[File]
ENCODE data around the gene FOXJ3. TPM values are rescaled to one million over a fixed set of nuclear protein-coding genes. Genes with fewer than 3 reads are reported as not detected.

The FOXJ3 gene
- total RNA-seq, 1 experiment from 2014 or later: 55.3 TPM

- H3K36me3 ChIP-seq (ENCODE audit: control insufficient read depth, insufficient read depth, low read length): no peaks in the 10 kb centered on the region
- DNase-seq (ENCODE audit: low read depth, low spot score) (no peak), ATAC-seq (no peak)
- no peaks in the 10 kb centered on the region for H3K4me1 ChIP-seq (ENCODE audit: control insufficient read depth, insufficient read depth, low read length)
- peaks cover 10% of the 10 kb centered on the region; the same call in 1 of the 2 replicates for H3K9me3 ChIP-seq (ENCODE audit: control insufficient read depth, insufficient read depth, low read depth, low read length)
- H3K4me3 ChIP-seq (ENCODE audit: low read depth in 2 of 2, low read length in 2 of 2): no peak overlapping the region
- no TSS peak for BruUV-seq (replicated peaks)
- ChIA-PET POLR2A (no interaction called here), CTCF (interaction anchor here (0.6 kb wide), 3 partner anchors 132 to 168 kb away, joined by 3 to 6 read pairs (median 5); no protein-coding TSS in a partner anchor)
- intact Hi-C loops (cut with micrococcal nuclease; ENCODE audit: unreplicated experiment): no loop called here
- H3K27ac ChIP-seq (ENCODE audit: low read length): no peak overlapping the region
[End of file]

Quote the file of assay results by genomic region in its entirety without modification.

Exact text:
ENCODE data around the gene FOXJ3. TPM values are rescaled to one million over a fixed set of nuclear protein-coding genes. Genes with fewer than 3 reads are reported as not detected.

The FOXJ3 gene
- total RNA-seq, 1 experiment from 2014 or later: 55.3 TPM

- H3K36me3 ChIP-seq (ENCODE audit: control insufficient read depth, insufficient read depth, low read length): no peaks in the 10 kb centered on the region
- DNase-seq (ENCODE audit: low read depth, low spot score) (no peak), ATAC-seq (no peak)
- no peaks in the 10 kb centered on the region for H3K4me1 ChIP-seq (ENCODE audit: control insufficient read depth, insufficient read depth, low read length)
- peaks cover 10% of the 10 kb centered on the region; the same call in 1 of the 2 replicates for H3K9me3 ChIP-seq (ENCODE audit: control insufficient read depth, insufficient read depth, low read depth, low read length)
- H3K4me3 ChIP-seq (ENCODE audit: low read depth in 2 of 2, low read length in 2 of 2): no peak overlapping the region
- no TSS peak for BruUV-seq (replicated peaks)
- ChIA-PET POLR2A (no interaction called here), CTCF (interaction anchor here (0.6 kb wide), 3 partner anchors 132 to 168 kb away, joined by 3 to 6 read pairs (median 5); no protein-coding TSS in a partner anchor)
- intact Hi-C loops (cut with micrococcal nuclease; ENCODE audit: unreplicated experiment): no loop called here
- H3K27ac ChIP-seq (ENCODE audit: low read length): no peak overlapping the region